Unformatted text preview: creased by adding the M6
commonsource stage.
Output Stages 1027 Analog ICs; JiehTsorng Wu Parallel CommonSource Conﬁguration
EP1 VOS VDD
M1 VDD
V2 V3 EP2 M11
Io
Vo Vi
M2
VOS RL
EN2 M12
VSS VSS EN1
VDD IB2 VDD M5 M3 M4 V1 Output Stages M21 M22
V3 VB M23 EP2 Amplifier VSS 1028 VB M24 M25 IB1
EP1 Amplifier V2
V2 V2 V2
V1 IB2 M6 M26
VSS Analog ICs; JiehTsorng Wu Parallel CommonSource Conﬁguration
• Want turn oﬀ M11 and M12 when Vo ≈ Vi = 0, so that AE P 2 and AE N 2 have high gain,
and AE P 1 and AE N 1 have low gain.
• VOS of EP1 is introduced by making (W/L)3
ID3 = IB1 · AE P 1 = 0.8(W/L)4 . When Vo ≈ Vi = 0, (W/L)3 ID1 = (ID3 − IB2 ) · (W/L)3 + (W/L)4 gm3
=
gm5 ID3
kn (W/L)3
·
·
kp (W/L)5 ID3 − IB2 (W/L)1
(W/L)3 AE P 2 ≈ gm22ro22 • When Vi  is small, and M11 and M12 are not turned on, the output is
Vo = Output Stages Vi
1 + 1/(A1gm1RL)
1029 Analog ICs; JiehTsorng Wu Parallel CommonSource Conﬁguration
• When Vi is large, M11 can be turned on, and the output becomes
Vo ≈ Vi − VOS if AE P 2 → ∞ • When V2+ = V2− at EP2, deﬁne V3 = Vov 25 + Vt25 + VSS = VK + VSS . Then
V3 = [Vo − (Vi − VOS )]AE P 1AE P 2 + VK + VSS
Deﬁne Vi (mi n) as the minimum input to turn on M11. Let V3 = VDD − Vtp11, we have
Vi (mi n) = VOS (1 + AE P 1gm1RL) − (VDD − VSS − VK − Vtp11 )(1 + AE P 1gm1RL)
AE P 1AE P 2 Vi (mi n) = VOS (1 + AE P 1gm1RL) if AE P 2 → ∞ M11 and M12 remain oﬀ for only a small range of input voltages.
Output Stages 1030 Analog ICs; JiehTsorng Wu Noise Analysis and Modeling JiehTsorng Wu ES A December 5, 2002 1896 National ChiaoTung University
Department of Electronics Engineering Noise in Time Domain
n(t) PDF t 0 n
0 1
Mean = n =
T T n(t )d t = 0
0 1
Noise Power = n2 =
T Root Mean Square = nrms = n2 T n 2 (t )d t
0 1/2 • T is a suitable averaging time interval. Typically, a longer T gives a more accurate
measurement.
Noise 112 Analog ICs; JiehTsorng Wu Probability Density Function
• The probability that the noise lies between values n and n + d n at any time is given
by P (n)d n. P (n) is the probability density function (PDF).
• The PDF of a random noise is usually Gaussian, i.e.,
1 P (n) = √
2πσ 2
− n2
e 2σ We have
+∞
−∞ PDF(n)d n = 1 and
Variance = Noise +∞
−∞ n2 · PDF(n)d n = n2 = σ 2 113 Analog ICs; JiehTsorng Wu Noise in Frequency Domain
BPF Onesided power spectral density n
f
f n2(f )
SD(f ) = lim
∆f →0 ∆f Power
Meter Spectral Density Onesided root spectral density 2 V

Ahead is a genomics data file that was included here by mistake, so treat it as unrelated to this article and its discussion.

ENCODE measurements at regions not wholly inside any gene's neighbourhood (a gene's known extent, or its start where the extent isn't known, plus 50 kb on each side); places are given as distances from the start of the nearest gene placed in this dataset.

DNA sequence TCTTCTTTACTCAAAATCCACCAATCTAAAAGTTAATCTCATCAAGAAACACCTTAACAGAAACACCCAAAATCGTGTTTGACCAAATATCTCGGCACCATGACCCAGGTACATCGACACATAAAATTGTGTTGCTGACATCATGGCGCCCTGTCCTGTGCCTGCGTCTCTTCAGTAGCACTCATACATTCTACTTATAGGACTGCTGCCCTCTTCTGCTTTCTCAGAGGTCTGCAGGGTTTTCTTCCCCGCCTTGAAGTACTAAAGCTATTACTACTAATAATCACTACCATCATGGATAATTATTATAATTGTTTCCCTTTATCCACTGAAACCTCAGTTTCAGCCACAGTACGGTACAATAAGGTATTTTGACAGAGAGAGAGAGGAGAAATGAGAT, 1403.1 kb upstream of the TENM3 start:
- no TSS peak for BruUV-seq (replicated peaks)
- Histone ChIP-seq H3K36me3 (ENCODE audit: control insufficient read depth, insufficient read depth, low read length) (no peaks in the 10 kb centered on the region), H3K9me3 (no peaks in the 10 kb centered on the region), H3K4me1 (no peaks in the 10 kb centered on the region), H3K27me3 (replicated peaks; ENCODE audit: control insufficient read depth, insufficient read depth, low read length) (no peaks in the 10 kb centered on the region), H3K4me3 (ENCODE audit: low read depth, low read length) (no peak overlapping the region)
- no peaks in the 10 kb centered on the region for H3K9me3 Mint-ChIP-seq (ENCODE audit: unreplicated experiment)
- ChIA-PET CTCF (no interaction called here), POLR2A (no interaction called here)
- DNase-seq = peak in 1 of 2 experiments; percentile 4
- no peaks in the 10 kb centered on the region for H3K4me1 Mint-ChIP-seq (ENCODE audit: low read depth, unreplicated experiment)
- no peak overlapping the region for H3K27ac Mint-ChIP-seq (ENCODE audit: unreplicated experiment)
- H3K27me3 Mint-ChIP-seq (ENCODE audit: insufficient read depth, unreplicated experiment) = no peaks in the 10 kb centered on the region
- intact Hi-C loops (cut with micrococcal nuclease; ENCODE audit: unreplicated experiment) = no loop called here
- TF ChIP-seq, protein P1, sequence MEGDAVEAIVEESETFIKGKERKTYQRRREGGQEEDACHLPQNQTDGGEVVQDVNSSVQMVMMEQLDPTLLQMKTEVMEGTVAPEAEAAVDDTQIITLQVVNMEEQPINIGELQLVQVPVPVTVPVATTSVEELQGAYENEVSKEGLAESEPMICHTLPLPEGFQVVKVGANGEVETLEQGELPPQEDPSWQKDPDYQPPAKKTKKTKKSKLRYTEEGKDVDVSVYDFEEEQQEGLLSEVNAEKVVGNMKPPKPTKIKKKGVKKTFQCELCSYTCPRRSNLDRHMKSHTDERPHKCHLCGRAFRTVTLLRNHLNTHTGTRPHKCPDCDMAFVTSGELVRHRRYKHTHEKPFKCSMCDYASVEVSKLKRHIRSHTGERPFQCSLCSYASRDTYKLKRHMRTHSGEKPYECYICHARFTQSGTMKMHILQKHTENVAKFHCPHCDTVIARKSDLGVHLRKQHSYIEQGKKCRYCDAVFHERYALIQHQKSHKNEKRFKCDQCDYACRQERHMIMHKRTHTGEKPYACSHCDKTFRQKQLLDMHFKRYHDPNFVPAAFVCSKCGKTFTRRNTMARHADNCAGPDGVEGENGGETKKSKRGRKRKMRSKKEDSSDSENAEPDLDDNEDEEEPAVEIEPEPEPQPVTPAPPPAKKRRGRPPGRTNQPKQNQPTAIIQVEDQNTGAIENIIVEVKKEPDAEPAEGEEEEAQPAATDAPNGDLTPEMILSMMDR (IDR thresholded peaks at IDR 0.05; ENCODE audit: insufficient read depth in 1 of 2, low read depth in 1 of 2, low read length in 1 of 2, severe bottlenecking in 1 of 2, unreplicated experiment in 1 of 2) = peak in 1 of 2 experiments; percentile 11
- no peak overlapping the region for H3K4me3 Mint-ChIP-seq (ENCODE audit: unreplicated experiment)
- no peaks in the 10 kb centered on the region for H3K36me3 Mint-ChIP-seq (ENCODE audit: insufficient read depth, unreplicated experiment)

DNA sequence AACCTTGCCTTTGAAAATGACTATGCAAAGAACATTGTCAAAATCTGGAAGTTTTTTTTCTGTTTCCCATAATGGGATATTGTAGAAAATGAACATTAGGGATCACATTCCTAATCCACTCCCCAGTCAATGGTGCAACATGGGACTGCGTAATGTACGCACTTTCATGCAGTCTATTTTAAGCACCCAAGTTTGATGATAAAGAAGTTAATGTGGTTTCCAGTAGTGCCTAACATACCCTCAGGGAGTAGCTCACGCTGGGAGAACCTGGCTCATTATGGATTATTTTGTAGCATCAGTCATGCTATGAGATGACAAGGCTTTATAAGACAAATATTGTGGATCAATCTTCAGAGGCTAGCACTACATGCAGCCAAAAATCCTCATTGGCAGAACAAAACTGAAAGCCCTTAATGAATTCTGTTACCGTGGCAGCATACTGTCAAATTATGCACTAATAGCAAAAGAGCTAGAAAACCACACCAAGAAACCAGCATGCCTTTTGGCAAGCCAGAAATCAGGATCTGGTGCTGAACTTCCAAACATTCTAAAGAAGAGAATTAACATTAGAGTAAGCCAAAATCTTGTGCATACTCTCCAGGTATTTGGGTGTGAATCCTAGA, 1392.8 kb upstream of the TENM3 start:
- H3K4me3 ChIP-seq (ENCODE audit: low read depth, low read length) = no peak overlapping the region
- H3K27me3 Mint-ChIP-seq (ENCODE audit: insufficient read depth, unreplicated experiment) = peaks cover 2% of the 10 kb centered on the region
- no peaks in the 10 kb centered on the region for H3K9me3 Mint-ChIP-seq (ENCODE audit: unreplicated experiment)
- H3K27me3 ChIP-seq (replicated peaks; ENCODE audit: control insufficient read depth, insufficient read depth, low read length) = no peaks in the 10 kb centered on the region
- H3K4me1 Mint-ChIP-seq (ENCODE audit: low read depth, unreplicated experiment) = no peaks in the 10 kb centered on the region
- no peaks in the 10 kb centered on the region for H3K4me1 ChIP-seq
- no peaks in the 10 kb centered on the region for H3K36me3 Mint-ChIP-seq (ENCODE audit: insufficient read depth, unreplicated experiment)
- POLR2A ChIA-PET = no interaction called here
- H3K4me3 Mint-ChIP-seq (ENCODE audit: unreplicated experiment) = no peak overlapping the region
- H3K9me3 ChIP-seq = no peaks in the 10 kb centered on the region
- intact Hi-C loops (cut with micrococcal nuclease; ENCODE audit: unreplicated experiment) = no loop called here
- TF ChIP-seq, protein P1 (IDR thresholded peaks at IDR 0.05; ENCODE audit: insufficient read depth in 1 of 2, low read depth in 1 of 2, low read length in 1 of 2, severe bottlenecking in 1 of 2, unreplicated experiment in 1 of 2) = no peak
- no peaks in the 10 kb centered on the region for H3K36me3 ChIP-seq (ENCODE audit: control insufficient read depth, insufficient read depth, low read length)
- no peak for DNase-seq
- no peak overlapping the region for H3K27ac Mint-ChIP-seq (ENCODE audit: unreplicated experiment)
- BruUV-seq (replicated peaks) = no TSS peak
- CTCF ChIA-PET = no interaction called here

Hz RD(f ) = (SD)1/2
log f The total noise power is
Root Spectral Density
∞ V
√
Hz SDn(f )d f = n2 0 log f Noise 114 Analog ICs; JiehTsorng Wu Filtered Noise
ni no H(s) SDno (f ) = SDni (f ) × H (j 2πf )2 If SDni (f ) = N is a constant (white noise), then
n2
o = ∞
0 SDni (f ) · H (j 2πf ) d f = N ·
2 ∞ H (j 2πf )2d f = N · Bn 0 • Bn is called the noise bandwidth of the ﬁlter.
• For a singlepole ﬁlter H (s) =
Bn = ∞ 1
,
1+s/ωo H (j 2πf )2d f = 0 Noise ∞
0 115 1
1+ f
fo 2 df = π
·f
2o Analog ICs; JiehTsorng Wu Noise Summation
n i1 H 1 (s) n i2 H 2 (s) n i3 H 3 (s) n i1
n o1 n o2 n i2 If two noises, ni and nj , are uncorrelated then, i.e., ni · nj = 0. Then
n21 = (ni 1 + ni 2)2 = n21 + n22 + 2 · ni 1ni 2 = n21 + n22
o
i
i
i
i
SDno2 (f ) = H1(j 2πf )2SDni 1 + H2(j 2πf )2SDni 2 + H3(j 2πf )2 SDni 3 Noise 116 Analog ICs; JiehTsorng Wu Piecewise Integration of Noise
200
(nV)2 Hz 20
2 2
2 ∝
2
0
10 1
10 2
10 N1 f 3
10
N2 1
f 4
10
N3 5
10 6
10 7
10 N4 The noise power in each frequency region is
102 PN1 = 100 2 200
102
2
d f = 200 ln(f )100 = 1.84 × 105 (nV)2
f
103 PN2 =
Noise 20 d f = 20
2 102 2 103
f 102 117 = 3.6 × 105 (nV)2
Analog ICs; JiehTsorng Wu Piecewise Integration of Noise
104 PN3 = PN4 103 = = 20
103
∞
104 200 2 f df = 1+
2 20
103 2 200 2 f
105 2 2 = ∞
0 13
f
3
200 1+ 104 = 1.33 × 108 (nV)2
103
10 4 2 f
105 2 df − 2002d f
0 π
105 − 2002 · 104 = 5.88 × 109 (nV)2
2 Total rms of the noise is
nrms = PN1 + PN2 + PN3 + PN4 1/2 = 77.5 µV rms • 1/f noise tangent principle: Lower a 1/f line until it touches the spectral density
curve; the total noise can be approximated by the noise in the vicinity of the 1/f line.
Noise 118 Analog ICs; JiehTsorng Wu Thermal Noise
R
R R i2 v2 v2
= 4kT R
∆f 1
i2
= 4kT
∆f
R f =0∼∞ T = Absolute Temperature in Kelvins k = 1.38 × 10−23 watt/KHz (Boltzmann’s Constant) ∆f = Bandwidth per Hertz • Thermal noise is a white noise, i.e., its power spectral density v 2/∆f is independent
of frequency, and its amplitude distribution is Gaussian.
◦ • For a 1 kΩ resistor at 300 K,
Noise v 2/∆f √
2
≈ (4 nV/ Hz) .
119 Analog ICs; JiehTsorng Wu Thermal Noise with Loading
2
vo Pn
R R
RL v2 C v2 • The RL load receives the maximum power if RL = R . Thus the available noise power
for RL is
1
· v 2 · Bn = kT Bn
Bn = Noise Bandwidth
Pn =
4R
• For the RC lowpass network
1
1
π
=
Bn = ·
2 2πRC 4RC
◦ 2
vo kT
1
=
= 4kT R ·
4RC
C 2 2
If C = 1 pF a...
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 Winter '09
 Choma
 Integrated Circuit, Transistor, The Land, Bipolar junction transistor, VDS, Analog ICs, JiehTsorng Wu

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